Digital Public Library of America triples its free collections and more in year one

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Open source, library schools, libraries, and digital dissemination

When the Digital Public Library of America (DPLA) opened last year, Carolyn Fox covered it's progress after one month in her article: Review of the new Digital Public Library of America. In it she explained that the purpose of the Library is "to provide a large-scale, national public digital library of America's archives, libraries, museums, and cultural institutions into one portal." Carolyn also pointed out the DPLA's open attributes, like:

"The Open API and open data offered with DPLA enables websites to interact with each other and access the collections smoothly."


"...what DPLA is doing best is making public domain materials more accessible and available."

Now, after year one, the DPLA opens up about what they accomplished this past year and what they envision for next year.

First, I asked Executive Director, Dan Cohen, to share with us the role that openness plays in their mission.

"Openness is central to everything we do. Not only is our collection fully open access, but our code is fully open source. We are also very community focused: we have regular calls with the DPLA community and committees, and we host live events like DPLAfest and other local events run by our community that are open too all.

Moreover, we are constantly striving to expand the realm of openly available materials, and I think you'll see in year two that we are going to push in areas for greater openness for certain item types, like ebooks, that have been constrained in many ways."

From Digital Public Library for America

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This week marks the one-year anniversary of the launch of the Digital Public Library of America (DPLA), a groundbreaking all-digital library that brings together millions of items from America’s libraries, archives, and museums, and makes them freely available to the world. In celebration, DPLA is proud to announce the addition of six major new partners and other significant milestones that attest to thet remendous momentum the project has as it enters its second year.

The New York Public Library (NYPL) this week expanded access to the full breadth of its digital collections through its partnership with DPLA, a major increase over its initial contribution of 14,000 records at DPLA’s launch. Over 1 million digitized items from throughout the Library’s research holdings are available, significantly increasing DPLA’s offerings by nearly 20%.The arrival of these new partners, as well as the addition of new items from NYPL, announced for the first time today, further underscore a year of remarkable forward progress for the young non-profit organization.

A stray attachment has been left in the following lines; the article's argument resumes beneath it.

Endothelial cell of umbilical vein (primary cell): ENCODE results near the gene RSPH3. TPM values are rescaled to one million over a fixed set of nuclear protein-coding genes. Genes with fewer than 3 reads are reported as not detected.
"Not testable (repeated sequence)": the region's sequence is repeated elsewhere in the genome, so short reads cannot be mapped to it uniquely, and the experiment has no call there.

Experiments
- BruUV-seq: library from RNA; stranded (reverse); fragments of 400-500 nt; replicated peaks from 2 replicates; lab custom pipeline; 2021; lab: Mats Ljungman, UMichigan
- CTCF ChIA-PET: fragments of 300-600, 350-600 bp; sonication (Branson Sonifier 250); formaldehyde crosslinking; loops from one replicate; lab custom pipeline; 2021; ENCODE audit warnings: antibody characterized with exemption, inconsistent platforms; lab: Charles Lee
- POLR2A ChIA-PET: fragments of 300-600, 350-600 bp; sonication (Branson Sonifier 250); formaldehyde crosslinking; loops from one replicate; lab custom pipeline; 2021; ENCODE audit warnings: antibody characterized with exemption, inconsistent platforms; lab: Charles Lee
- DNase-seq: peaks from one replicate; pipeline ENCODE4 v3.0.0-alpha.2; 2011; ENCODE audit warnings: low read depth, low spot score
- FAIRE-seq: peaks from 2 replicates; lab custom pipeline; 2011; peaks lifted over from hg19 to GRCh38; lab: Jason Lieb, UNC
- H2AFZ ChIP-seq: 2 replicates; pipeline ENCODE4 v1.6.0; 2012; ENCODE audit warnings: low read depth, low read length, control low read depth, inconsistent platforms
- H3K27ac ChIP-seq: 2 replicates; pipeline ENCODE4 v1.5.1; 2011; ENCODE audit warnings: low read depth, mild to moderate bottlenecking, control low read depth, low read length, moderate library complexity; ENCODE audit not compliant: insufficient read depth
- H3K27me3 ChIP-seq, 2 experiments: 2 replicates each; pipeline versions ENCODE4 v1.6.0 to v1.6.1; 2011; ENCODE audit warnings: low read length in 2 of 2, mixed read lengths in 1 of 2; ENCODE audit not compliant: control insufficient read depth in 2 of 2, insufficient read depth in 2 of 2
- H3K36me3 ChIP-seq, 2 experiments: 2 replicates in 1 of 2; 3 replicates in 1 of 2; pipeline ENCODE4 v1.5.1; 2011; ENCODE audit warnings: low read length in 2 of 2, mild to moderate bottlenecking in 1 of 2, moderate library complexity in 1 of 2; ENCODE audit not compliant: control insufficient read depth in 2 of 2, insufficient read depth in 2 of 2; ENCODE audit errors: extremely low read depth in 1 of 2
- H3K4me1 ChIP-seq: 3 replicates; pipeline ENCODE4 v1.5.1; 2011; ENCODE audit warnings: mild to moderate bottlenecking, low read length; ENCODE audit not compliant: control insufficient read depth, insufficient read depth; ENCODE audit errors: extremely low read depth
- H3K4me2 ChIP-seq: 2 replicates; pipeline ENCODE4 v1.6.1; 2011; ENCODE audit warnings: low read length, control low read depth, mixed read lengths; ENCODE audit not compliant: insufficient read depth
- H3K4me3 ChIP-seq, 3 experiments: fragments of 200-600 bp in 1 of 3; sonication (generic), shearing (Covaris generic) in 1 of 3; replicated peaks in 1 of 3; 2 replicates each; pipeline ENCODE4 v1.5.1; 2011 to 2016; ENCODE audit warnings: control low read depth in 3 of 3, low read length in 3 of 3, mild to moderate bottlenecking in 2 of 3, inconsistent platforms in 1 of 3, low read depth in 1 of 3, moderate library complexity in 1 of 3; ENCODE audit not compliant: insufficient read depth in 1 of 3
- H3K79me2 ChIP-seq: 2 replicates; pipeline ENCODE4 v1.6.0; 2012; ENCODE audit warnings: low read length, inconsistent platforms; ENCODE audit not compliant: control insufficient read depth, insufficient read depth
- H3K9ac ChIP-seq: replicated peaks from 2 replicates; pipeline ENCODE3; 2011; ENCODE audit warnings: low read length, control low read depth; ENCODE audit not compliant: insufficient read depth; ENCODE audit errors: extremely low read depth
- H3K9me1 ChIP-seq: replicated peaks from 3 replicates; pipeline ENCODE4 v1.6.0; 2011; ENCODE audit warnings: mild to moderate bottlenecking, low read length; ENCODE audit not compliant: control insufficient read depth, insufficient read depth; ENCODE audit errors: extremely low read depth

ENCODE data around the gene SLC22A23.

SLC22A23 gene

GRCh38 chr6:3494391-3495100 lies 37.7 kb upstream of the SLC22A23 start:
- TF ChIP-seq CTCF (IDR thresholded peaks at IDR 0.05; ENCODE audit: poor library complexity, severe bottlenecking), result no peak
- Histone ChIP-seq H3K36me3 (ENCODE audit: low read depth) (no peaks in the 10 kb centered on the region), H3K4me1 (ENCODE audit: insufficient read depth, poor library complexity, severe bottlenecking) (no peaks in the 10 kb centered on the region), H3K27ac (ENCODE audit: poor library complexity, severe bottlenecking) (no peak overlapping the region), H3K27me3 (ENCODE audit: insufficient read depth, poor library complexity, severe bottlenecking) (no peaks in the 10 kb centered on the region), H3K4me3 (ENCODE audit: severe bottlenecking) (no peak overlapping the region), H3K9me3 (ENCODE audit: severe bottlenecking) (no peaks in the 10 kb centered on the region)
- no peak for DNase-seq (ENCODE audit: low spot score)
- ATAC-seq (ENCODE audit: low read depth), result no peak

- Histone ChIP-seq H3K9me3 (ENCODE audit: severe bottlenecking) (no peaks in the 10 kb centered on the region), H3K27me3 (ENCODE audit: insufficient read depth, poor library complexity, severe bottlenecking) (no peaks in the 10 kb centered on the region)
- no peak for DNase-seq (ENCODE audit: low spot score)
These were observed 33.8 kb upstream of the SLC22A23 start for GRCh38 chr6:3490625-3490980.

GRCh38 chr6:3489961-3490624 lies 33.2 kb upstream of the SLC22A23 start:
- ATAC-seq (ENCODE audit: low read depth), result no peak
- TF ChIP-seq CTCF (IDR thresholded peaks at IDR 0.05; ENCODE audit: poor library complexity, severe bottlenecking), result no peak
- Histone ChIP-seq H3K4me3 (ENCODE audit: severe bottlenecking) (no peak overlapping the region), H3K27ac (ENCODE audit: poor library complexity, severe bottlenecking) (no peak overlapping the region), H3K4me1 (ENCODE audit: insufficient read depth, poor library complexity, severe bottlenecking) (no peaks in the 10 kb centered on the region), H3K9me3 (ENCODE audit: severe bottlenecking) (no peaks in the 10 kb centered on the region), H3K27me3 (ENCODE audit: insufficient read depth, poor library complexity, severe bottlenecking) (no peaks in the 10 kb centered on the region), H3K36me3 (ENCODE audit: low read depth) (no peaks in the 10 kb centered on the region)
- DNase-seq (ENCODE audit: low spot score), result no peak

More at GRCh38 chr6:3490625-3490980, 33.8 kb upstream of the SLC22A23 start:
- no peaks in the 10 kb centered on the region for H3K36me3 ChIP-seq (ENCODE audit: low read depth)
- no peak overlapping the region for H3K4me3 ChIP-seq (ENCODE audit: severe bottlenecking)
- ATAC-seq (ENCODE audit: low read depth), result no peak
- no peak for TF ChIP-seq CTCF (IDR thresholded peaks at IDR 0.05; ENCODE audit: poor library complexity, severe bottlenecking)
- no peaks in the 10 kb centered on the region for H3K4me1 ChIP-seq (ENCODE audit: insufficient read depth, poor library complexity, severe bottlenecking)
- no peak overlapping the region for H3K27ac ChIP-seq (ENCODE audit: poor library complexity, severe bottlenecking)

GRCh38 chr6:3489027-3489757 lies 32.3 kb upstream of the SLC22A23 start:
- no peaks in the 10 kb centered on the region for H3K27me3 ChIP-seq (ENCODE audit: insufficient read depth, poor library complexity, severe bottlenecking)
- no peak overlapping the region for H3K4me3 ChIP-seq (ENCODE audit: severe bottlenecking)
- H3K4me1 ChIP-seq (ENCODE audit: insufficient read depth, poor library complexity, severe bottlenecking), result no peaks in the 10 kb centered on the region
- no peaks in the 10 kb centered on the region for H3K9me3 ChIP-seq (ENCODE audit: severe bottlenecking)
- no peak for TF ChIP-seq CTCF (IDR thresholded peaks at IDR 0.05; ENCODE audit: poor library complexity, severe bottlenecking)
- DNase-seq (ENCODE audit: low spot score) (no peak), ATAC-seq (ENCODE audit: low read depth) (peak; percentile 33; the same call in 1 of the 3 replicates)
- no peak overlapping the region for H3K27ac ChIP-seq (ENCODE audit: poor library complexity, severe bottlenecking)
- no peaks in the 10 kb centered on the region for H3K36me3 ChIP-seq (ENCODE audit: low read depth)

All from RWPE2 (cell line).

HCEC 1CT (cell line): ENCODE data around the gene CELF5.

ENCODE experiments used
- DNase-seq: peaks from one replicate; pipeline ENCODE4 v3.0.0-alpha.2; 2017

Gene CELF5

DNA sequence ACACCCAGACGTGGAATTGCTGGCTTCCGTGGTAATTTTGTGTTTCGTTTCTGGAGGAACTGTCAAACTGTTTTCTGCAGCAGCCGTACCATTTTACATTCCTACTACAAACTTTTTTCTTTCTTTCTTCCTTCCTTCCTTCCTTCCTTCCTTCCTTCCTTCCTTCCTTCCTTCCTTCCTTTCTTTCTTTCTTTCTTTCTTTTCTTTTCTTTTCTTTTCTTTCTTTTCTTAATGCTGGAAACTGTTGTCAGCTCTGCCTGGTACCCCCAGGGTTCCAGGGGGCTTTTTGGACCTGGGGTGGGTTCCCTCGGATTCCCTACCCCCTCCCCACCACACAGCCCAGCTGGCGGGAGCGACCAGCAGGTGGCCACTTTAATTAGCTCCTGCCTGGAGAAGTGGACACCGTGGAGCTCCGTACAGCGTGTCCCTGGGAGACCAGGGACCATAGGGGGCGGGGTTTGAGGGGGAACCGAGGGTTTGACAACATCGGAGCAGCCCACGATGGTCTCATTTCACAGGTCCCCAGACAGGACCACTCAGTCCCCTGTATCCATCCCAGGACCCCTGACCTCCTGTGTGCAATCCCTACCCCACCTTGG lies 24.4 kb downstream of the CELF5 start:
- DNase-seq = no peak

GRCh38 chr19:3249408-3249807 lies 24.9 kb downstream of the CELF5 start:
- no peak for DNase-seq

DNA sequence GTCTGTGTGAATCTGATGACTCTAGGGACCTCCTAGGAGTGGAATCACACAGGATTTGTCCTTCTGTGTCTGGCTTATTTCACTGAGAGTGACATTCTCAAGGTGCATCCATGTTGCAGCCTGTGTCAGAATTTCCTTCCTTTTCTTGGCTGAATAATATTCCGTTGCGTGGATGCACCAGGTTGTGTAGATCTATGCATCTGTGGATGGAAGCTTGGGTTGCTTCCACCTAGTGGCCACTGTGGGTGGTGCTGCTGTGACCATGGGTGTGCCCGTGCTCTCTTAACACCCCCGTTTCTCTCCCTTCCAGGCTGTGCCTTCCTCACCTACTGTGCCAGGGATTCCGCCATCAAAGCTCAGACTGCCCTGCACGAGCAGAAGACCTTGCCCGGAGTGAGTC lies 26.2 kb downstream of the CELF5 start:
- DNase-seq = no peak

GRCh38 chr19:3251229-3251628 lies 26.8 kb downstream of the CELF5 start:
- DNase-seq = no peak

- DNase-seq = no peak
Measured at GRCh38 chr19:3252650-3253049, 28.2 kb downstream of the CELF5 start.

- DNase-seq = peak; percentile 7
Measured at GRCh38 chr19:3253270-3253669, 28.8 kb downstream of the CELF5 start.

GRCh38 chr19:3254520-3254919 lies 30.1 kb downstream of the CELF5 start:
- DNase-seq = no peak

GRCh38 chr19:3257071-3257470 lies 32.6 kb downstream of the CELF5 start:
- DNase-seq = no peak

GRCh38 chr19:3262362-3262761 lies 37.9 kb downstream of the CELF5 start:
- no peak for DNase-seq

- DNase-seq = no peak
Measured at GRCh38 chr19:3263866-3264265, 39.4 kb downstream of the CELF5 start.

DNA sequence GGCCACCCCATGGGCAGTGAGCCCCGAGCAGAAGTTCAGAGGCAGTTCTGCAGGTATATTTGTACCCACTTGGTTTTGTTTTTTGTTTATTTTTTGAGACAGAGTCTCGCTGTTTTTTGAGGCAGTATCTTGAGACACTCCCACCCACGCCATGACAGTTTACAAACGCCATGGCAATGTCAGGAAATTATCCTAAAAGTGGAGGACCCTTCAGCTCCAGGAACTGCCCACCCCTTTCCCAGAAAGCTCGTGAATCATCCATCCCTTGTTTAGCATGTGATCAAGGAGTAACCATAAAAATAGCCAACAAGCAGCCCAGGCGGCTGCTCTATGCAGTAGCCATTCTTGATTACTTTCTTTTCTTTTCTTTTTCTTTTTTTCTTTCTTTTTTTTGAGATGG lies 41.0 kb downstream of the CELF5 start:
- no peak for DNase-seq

Since launching on April 18, 2013, DPLA has:

  • tripled the size of its collections, jumping from 2.4 million items to over 7 million
  • pulled in materials from over 1,300 organizations,up from 500 at launch
  • attracted over 1 million unique visitors to its website and over 9 million hits to its API (application programming interface)
  • added new and innovative third-party apps to its growing App Library
  • launched an innovative book-browsing interface for its 1.6 million books, serials, and journals
  • received more than $2 million in grant funding from major American foundations and donors, including the Bill & Melinda Gates Foundation for our work with public libraries, the Andrew W. Mellon Foundation to give us long-term stability, and an anonymous supporter who gave nearly a half-million dollars inappreciation of DPLA’s democratization of access, and many smaller donors who similarly supported our public-spirited mission
  • grown from a staff of four to eight, with two additional positions soon to be filled
  • engaged the energy and support of its distributed, broad-based community through multiple outreach activities, including DPLAfest 2013, a two-day publicevent in Boston in October 2013 attended by hundreds, its popular volunteer Community Reps program which has fanned out to nearly all 50 states, and dozens of monthly open calls with its Board of Directors and Committees

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Jen leads a team of community managers for the Digital Communities team at Red Hat. She lives in Raleigh with her husband and daughters, June and Jewel.

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